The customer has an online gaming platform which boasts a huge selection of slots, jackpots and table games provided and hosted by various leading gaming providers. Gamer’s account information and ‘wallet’ are managed securely by a separate provider so it needs a system in the middle that acts as a proxy to communicate between the gaming providers and the secure account information.
For the customer, the key challenges have been agility and scalability.
Scalability has been a challenge, especially given the nature of the business with peaks and troughs of traffic and on-premise infrastructure. During peak-times, the customer sees millions of transactions in short time periods tapering off to the thousands.
Agility has also proved to be a major issue. The customer’s architecture is based on a Microservice approach but antipatterns have provided none of the pros and many of the cons. This architecture has added to the scaling issues and made innovation on the platform slow and cumbersome.
The customer was confident that the issues it was facing could be resolved with a serverless, event-based architecture. It believed the proxy code that communicated with the component systems could run purely on demand and be mostly stateless. The key benefits in pursuing a serverless architecture were:
- Flexible Scaling –The application can be scaled automatically
- Automated High Availability – Serverless provides built-in availability and fault tolerance without the need to architect for these capabilities since the services running the application provide them by default.
- No Server Management – No need to provision or maintain any servers. There is no software or runtime to install, maintain, or administer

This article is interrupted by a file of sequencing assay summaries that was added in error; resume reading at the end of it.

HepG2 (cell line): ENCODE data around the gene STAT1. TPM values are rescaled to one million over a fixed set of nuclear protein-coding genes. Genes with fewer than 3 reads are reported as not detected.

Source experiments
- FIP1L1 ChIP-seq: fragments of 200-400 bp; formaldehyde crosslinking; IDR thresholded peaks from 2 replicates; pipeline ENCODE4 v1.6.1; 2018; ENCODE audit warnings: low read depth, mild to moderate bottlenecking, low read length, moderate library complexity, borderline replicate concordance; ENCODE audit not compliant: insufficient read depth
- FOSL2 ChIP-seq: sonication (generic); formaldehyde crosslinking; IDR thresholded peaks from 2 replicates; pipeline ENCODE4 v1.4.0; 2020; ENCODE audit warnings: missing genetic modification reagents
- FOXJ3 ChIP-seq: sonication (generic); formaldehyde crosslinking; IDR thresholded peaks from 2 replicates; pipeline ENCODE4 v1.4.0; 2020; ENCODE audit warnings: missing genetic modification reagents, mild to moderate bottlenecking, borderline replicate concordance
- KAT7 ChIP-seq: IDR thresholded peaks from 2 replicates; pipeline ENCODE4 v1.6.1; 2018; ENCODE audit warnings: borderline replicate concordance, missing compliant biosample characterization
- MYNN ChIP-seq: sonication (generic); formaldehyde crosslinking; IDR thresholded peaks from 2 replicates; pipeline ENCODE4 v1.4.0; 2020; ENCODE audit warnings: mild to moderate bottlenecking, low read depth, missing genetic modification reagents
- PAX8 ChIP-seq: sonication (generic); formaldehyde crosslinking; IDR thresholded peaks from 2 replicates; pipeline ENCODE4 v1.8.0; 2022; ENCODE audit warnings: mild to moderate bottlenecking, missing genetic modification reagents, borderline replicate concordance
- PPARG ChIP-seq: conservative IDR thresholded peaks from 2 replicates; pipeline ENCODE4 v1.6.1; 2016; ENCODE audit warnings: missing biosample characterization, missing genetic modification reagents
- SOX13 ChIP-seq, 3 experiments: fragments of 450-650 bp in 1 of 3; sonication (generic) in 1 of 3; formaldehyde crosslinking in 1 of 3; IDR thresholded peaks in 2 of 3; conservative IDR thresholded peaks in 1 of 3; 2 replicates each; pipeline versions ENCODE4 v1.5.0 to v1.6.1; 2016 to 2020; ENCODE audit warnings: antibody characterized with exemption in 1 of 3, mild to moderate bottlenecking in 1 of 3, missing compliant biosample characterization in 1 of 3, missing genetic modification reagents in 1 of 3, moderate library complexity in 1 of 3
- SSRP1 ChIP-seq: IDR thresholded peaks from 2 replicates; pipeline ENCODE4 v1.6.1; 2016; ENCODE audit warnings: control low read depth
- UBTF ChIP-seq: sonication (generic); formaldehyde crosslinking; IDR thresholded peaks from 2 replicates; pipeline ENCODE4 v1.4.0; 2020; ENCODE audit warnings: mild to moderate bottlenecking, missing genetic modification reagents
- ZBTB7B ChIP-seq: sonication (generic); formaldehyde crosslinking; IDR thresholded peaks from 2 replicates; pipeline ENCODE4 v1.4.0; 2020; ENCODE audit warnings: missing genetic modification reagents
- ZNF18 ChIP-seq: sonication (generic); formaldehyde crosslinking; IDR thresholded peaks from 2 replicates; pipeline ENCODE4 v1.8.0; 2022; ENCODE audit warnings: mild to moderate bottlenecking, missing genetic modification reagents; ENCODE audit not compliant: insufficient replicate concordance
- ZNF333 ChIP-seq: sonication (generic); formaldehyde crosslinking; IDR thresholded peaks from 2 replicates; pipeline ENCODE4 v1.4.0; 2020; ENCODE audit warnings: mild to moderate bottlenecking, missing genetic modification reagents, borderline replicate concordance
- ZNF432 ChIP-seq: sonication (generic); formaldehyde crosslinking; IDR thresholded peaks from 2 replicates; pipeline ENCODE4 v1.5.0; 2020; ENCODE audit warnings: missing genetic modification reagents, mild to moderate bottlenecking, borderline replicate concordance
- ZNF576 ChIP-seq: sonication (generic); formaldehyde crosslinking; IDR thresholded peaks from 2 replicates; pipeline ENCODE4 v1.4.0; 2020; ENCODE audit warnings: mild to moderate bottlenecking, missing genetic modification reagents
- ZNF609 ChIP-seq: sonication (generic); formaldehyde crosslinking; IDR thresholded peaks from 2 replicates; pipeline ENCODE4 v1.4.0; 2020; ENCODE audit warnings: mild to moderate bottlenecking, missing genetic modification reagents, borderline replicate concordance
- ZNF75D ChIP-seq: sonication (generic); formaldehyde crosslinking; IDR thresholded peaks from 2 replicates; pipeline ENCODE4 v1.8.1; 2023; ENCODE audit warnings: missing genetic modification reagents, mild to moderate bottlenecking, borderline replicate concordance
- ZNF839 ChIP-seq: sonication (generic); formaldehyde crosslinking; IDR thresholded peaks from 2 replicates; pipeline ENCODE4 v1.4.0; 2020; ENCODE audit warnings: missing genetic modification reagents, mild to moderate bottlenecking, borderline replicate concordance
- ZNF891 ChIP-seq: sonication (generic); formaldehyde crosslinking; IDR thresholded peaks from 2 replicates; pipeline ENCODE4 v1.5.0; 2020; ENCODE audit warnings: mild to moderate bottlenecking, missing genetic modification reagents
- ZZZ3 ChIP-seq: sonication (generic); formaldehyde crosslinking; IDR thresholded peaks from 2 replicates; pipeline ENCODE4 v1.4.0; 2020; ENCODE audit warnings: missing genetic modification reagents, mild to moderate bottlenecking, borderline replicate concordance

- Pay For Value – Paying for consistent throughput or execution duration rather than by server unit is a compelling use case for a pay per play application.
From an architectural standpoint this was the customer’s first venture into serverless technologies, and as 90% of the internal platform followed the same structure it was almost a technology PoC to understand if in the long term this could be used across all the platforms.
Opting for Amazon Web Services (AWS), having had some experience previously, the customer’s architects drew up a high-level design and then approached AWS and Cloudreach to validate their Architecture and build a Proof of Concept to demonstrate this could work for the Games Platform. Cloudreach completed a PoC for the Gaming Platform, that was originally years in the making, within five weeks. Following this, the customer’s internal teams spent five weeks understanding the PoC and delivering their interpretation which was scheduled to go live Feb/Mar 2019. Using API Gateway, Lambda and DynamoDB the codebase has been reduced from 120k lines of code to 15k.
The Cloudreach team validated the serverless architecture concept provided by the customer and proved it could work in practice by building a fully functioning prototype that the client can now adapt and move into production. Once implemented, the solution will allow the client to move away from its existing server-based system to a more scalable, easy to maintain system that reduces latency, cost, and complexity. Cloudreach was also able to advise on how to calculate the running costs with the variables that would influence costs. This proved that the per-transaction costs will be very low running this solution in AWS.
The customer now has a solution that its engineers can confidently bring to market. The serverless technology will be rolled out to other games enabling the customer to manage fluctuating traffic levels ensuring a great gaming experience whilst containing operating costs.
This customer is one of the largest bookmakers in the UK, with over 10,000 employees. The company has over 1,650 licensed betting offices (LBOs) and also operates through online, mobile and on-course channels. It is one of the fastest growing eGaming businesses in the UK.